Rule #1 of contractor work is that it should pay better than equivalent full-time work. You have none of the protections full-time workers have and in case of layoffs, the contractors are almost always the first to go. You typically receive inferior benefits as a temp. You need to be compensated for this hence the higher salary.

    The only exception is if you hate your job so much that you need a change at any expense. Frankly, you don’t seem to be at that point. You don’t like your job but you haven’t hit rock bottom. Before you send your career into a negative salary growth and negative job security trajectories, you need to hit bottom. You will find there are a lot of people who go from temp job to temp job and are unable to break the cycle.

    • ARB says


      I hear you on the potential to have some unemployment time after the contract is up. The recruiter said that the manager of this position usually extends contracts or makes permanent positions from the temp hires, but she also said that there is no guarantee of that. I can only take her at her word regarding how this manager does things. The possibility of brief unemployment is why I wouldn’t consider anything less the one year, and why I have a small emergency fund that could cover about 3-6 months necessities. I’d rather not dip into it (it is an “emergency” fund for a reason), but it’s there at least. I can afford a week or two unemployment, and I can always go back to retail banking for a short time if need be.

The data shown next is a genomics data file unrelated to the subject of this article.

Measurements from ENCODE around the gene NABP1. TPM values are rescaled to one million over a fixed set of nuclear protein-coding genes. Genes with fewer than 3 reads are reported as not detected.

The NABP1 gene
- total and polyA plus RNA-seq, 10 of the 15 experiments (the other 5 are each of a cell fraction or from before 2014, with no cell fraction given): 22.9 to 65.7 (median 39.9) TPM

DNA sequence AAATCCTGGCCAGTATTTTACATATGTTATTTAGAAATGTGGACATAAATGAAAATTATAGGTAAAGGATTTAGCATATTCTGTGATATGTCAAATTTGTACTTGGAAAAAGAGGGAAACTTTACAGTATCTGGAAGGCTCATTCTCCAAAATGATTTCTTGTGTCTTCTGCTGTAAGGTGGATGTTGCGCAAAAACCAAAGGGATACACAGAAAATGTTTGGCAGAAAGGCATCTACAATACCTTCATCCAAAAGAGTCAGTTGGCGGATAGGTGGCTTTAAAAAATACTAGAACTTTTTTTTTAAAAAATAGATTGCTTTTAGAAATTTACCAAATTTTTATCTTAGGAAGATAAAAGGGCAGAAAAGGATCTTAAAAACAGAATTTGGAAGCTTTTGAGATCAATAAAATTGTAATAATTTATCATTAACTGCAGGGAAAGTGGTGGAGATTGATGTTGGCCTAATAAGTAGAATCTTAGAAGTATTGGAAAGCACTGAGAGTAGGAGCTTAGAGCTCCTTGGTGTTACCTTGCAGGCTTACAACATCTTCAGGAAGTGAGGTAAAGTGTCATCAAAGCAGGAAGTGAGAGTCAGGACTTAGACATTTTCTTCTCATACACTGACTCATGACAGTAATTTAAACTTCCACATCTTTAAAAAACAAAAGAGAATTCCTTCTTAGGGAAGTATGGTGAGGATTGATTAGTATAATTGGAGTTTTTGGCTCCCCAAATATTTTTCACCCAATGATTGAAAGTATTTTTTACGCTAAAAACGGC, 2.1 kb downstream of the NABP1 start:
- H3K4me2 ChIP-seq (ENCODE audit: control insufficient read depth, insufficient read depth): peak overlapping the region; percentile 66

Throughout the day, I managed to negotiate my salary up. I also took a look at how much my increased medical insurance costs would cost me per hour. My premiums would increase by about $2/hour, which is bad. But my salary as negotiated now would increase by $6/hour. However, all this is pre-tax, and unfortunately, that only affects my salary increase and not my increase in expenses. That cuts that arbitrage by about half, though it still puts me ahead.

      The higher base pay per hour might also help with future salary negotiations. I’ve noticed that potential employers are more willing to work with potential recruits that one thinks, and making the hourly wage that this recruiter is offering me puts me in a better bargaining position for employers who would want me vs where I am now.

      That said, I’m working at the same time with a recruiter from a more prestigious firm with offices in my city, and he is working to get me full time positions with real benefits and with higher annual pay. Granted, it’s been a month and he’s gotten me precisely zero interviews, but it took me months to get an interview on my own. I’m honestly considering just scrapping this whole deal and holding out for him. The recruiters at the company offering me this job are just an exercise in frustration to deal with; this woman calls me fifteen times a day to clarify this or that, other recruiters from their agency have spent their whole day calling me with other offers, and they were obnoxiously not flexible when it came to scheduling a phone interview. To be honest, I don’t think they are that competent. She kept asking me whether I would need time to think about it if I were offered the job, and she kept asking if I was sure I wanted to go from a permanent position to a temp because she wouldn’t want to disrupt relations between the agency and the bank.